Talk to Me!

Old Letter

Recently, I emailed a friend I met in my teens. It had been a while (years!) since we communicated last, and I wanted to find out how she’s doing and let her know she’s still in my thoughts.

The first thing I normally do in the morning is grab my phone and check email, blogs, facebook, and twitter. Terrible habit, I know. One morning last week, however, I had not just gotten a bunch of impersonal emails from organizations that wanted me to buy something—I had received a reply from my friend!

And what a response: it put my original email to shame. In fact, it felt more like an old-fashioned letter than an email. Not only was the email long enough to actually sink into but after reading it I felt light: I think I actually sighed with contentment.

The thing is, my friend’s email wasn’t “sensational” in that it offered astounding content. It was, simply put, a personal update with thoughts and opinions strewn in. As I thought more about my friend’s letter and the way it made me feel, I realized several things I hope to apply in my personal communications and my writing in general. My friend’s email was:

-Conversation rather than chatter. When I read my friend’s email, I felt as if we were having an actual conversation. My friend asked and answered questions and shared her thoughts and feelings while I—in my mind—replied and commented. Social media is great, but much of the communication on facebook, twitter, etc, is nothing but noisy chatter. Even when we post on each others’ walls and like each others’ pictures, interaction is often brief, hurried, and of little consequence. My friend’s email reminds me to focus more on conversation than chatter.

-Personal in content and direction. Personal is powerful. My friend’s email was directed to and written with me in mind, but just knowing she actually dedicated a significant chunk of her day to me means a lot. Social media does a great job of bringing us all under one roof, but often we just shout out messages to anybody and everybody but to nobody in particular. Much of our communication, in other words, has become multidirectional instead of unidirectional: impersonal. My friend’s email reminds me that personal is powerful.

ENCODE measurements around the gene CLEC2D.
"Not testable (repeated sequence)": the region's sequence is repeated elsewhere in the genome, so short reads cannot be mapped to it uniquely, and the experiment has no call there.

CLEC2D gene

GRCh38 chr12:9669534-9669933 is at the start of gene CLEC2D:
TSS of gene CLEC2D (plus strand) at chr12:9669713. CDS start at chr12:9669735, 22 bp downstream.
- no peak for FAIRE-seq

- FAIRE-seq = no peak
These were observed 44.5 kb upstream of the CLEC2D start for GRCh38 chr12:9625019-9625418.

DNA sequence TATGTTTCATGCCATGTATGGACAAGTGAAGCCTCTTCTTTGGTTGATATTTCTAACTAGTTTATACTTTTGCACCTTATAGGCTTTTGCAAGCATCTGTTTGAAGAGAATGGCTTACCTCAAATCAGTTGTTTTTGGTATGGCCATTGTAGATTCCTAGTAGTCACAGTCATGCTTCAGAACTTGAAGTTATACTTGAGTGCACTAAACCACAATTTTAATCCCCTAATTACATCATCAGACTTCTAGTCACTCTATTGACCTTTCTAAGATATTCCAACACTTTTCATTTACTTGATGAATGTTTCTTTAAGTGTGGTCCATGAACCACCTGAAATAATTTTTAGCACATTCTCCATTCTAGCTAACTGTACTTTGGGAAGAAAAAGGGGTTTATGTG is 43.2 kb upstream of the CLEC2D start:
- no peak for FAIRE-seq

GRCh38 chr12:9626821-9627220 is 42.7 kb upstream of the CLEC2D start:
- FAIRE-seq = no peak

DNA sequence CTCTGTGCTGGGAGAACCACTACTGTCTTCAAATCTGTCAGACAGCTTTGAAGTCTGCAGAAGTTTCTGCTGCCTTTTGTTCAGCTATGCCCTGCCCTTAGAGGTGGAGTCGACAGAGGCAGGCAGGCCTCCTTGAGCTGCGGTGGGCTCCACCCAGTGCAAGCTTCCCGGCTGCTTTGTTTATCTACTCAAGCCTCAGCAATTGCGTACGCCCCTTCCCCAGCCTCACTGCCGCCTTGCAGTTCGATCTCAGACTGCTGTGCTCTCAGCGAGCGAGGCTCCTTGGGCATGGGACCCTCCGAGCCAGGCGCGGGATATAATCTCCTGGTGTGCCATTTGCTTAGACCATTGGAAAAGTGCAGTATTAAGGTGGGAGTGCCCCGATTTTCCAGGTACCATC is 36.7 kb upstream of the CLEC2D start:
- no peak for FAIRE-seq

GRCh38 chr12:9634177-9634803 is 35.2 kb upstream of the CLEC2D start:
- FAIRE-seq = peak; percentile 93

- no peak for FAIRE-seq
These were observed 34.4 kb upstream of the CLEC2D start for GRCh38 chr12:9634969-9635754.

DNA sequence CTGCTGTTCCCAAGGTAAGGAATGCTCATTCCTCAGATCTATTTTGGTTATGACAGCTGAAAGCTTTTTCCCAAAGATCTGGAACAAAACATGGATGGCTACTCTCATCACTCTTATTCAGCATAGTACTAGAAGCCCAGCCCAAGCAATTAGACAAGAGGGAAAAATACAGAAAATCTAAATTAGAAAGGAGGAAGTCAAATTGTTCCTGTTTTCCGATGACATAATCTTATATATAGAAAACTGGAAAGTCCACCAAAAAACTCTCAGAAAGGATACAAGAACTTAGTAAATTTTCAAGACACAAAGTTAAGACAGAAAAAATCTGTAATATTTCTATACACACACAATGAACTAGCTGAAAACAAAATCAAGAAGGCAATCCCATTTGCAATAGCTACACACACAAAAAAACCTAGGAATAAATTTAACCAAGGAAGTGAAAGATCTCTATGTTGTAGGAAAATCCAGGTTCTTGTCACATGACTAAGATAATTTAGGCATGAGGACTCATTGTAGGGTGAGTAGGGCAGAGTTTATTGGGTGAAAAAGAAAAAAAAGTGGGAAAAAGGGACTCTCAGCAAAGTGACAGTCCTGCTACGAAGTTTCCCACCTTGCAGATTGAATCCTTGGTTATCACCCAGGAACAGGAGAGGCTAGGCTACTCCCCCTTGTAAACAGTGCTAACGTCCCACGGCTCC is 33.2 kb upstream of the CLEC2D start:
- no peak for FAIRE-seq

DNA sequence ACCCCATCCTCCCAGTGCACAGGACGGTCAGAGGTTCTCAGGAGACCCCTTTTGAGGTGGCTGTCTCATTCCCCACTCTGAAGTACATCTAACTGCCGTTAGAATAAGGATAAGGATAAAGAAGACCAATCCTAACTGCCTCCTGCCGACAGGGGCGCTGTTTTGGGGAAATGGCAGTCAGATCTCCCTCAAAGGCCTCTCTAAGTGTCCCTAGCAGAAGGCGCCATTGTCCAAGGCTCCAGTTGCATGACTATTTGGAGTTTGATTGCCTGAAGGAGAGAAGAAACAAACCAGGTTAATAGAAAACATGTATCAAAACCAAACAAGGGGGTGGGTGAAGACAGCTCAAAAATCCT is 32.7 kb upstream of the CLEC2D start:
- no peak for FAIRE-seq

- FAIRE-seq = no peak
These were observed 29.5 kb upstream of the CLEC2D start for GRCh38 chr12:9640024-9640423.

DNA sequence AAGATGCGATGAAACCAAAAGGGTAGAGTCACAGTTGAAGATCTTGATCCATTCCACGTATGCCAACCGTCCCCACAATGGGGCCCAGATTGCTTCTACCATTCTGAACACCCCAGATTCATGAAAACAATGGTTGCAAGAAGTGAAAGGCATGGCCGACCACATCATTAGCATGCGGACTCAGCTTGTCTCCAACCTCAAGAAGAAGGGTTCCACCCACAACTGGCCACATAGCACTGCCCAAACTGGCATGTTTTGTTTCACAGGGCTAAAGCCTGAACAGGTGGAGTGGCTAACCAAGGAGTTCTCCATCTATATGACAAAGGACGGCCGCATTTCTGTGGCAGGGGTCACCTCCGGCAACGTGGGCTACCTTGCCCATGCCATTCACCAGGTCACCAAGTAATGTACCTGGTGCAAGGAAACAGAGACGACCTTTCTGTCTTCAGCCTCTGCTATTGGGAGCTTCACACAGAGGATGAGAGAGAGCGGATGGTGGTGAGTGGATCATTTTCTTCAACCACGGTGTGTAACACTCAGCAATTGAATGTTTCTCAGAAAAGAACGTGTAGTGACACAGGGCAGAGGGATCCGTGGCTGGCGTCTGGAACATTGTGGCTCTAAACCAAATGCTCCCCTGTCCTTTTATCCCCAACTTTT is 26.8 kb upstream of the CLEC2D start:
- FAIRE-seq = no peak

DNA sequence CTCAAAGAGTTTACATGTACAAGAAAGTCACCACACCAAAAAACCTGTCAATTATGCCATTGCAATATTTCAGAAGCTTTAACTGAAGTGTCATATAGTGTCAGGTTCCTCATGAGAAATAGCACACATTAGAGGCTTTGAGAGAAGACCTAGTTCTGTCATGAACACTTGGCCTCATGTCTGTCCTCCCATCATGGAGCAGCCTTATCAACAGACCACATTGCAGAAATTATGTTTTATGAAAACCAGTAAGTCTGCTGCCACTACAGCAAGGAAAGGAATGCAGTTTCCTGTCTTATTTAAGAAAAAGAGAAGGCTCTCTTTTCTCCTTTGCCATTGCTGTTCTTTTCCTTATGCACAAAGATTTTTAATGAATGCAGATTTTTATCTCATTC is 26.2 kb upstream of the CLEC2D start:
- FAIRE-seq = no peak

-Details rather than generalities. Lately, I’ve noticed I often communicate in very general statements. “I’m doing ok” is probably the most frequent general phrase I employ, but I use plenty of others almost as often! The thing about general statements: they are convenient, but don’t really communicate much. In her email, my friend went beyond generalities. She is a nurse, but rather than simply saying “work’s ok,” she explains she likes working with the patients but that regional government decisions (budget cuts, etc) sap much of the joy she once experienced at her job. The simple detail suddenly elevates her personal experience into social commentary! My friend’s email reminds me that details trump generalities.

Conversation, personal, details…Thank you, my dear friend, for reminding me of those great communication and writing principles! Now I just need to craft a worthy response to your email…

 

More communication tips, anyone?


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